The late John Todd will be remembered as many things – an AFL Hall of Famer, a Sandover medallist, and a WA Footballing Legend. To Andrew Pruyn, Todd will be remembered as the man who saved and uplifted Swan Districts. 

Yesterday, the Australian footballing community went into mourning as it was announced Todd had passed away at 86 years of age. 

Tributes poured in from all corners of Australia, with many clubs and leagues recognising his contributions as a coach and a player. 

Speaking on Sports Breakfast, Swan Districts coach Pryun reflected on his journey with Todd, which started back when he was 17 and fresh in the Swan Districts league side in the early 2000s. 

Todd coached Swan Districts on three occasions – 1977 to 1987, 1990 to 1994 and 2000 to 2002.

He said the passing was ‘touched with sadness’ but one which enticed many memories of his ‘Toddy-isms.’

“You look back on those three years that we had him in the early 2000s and just the impact that he was able to have on our entire group was just huge,” said Pryun.

“It’s sad to have lost a person like that. (He was) Such a good educator and connector with history and a big part of why we’re still here.” 

As a player, Todd was a wunderkind, bursting onto the WAFL scene at 16 for South Fremantle. At 17 years of age, he won the Sandover Medal beating Graham ‘Polly’ Farmer by four points.

However, an unfortunate, yet serious knee injury cut his career back to 132 games as a player. 

He had a long and illustrious coaching career – coaching 735 career games and becoming the first West Australian coach to reach 700 games, the fourth overall in Australia. 

Four of the six premierships he coached belonged to Swan Districts, but Todd had a profound impact on Swan Districts extending beyond premierships. 

“We started to reflect and get caught up in his great achievements and being associated with the highest of highs with our premierships, but back in 2000, he returned,” said Pruyn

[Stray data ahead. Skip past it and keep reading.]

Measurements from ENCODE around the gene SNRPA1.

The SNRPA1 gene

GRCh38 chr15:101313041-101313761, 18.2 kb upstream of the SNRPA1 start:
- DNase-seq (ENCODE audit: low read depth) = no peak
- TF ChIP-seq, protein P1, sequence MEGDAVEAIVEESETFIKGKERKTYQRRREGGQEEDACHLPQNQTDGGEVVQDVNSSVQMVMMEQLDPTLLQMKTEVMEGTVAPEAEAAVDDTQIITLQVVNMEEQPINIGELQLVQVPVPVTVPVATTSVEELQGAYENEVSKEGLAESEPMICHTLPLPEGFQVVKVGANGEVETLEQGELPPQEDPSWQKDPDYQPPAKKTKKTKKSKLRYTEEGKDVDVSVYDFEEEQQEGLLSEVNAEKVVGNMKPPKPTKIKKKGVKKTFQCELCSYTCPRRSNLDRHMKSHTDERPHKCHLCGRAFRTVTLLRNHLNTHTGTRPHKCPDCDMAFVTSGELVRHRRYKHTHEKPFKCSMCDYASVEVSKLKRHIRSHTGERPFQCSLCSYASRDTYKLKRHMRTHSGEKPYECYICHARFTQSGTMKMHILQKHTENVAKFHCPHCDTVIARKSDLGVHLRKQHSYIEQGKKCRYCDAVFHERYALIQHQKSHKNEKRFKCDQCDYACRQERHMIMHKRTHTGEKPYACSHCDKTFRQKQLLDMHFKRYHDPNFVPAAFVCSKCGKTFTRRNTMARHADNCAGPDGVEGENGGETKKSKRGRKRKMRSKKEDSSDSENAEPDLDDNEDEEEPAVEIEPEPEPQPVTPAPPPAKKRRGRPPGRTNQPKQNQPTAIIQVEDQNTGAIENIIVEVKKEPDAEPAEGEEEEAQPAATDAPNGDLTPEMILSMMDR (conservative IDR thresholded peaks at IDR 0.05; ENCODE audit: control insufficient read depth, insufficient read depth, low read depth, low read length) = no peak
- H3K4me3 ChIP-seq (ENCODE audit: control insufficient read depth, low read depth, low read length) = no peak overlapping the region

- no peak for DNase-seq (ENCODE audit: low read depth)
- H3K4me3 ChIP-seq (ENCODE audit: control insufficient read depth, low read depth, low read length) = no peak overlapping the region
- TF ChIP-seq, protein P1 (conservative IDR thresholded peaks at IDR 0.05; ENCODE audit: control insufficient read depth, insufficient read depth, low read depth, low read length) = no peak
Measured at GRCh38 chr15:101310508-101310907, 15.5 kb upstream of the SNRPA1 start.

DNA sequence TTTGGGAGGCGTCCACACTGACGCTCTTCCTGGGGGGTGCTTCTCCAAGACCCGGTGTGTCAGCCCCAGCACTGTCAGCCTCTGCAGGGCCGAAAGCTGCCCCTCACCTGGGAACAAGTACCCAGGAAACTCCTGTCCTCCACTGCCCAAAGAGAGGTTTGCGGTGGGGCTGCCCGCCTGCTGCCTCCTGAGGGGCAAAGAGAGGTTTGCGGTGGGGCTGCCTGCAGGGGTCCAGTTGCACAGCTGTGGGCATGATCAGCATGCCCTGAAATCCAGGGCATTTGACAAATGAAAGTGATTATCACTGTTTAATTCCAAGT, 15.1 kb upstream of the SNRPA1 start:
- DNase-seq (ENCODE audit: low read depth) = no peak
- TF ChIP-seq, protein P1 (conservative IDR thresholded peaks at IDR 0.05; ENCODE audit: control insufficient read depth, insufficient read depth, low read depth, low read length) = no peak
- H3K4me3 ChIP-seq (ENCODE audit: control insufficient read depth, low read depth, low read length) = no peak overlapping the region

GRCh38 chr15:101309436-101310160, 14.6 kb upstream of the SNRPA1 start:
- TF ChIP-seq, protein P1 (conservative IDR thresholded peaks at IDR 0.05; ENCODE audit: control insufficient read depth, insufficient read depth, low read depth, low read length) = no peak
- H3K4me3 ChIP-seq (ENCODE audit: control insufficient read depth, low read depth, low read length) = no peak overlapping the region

“Essentially, we were broke and he returned to our club for nothing else other than to save our club. 

“We need to raise $330,000 and Toddy was the reason that we were able to raise that and keep the doors open. 

“I reflected and remember him cleaning the toilets at one stage of the footy club because he couldn’t afford to pay cleaners. So that’s just the type of person that he was.” 

To Pruyn, Todd was a man who embodied and carried the spirit of the Swans – the spirit that lingers within the walls of Bassendean Oval still to this day.

“Any legend of our footy club is linked to him in some way with a story. He made our club and he made many people,” said Pruyn.

“What he was able to do was develop the connection between his player group and the actual club. 

“These greats of our club, they’re still very much Swan Districts people and I’d argue that that has a lot to do with the way Toddy coached, the way he challenged people, the way he motivated them. 

“He forced you to be and gain an understanding that you were never bigger than the club and you owed the club a hell of a lot more than what it owed you.”

On Saturday, June 15th, Swan Districts and South Fremantle will play each other at Bassendean Oval for the John Todd Cup.

Andrew Pruyn urges everyone from both clubs to honour Todd and his ‘incredible’ contributions to WA Footy.

IMAGE: News Limited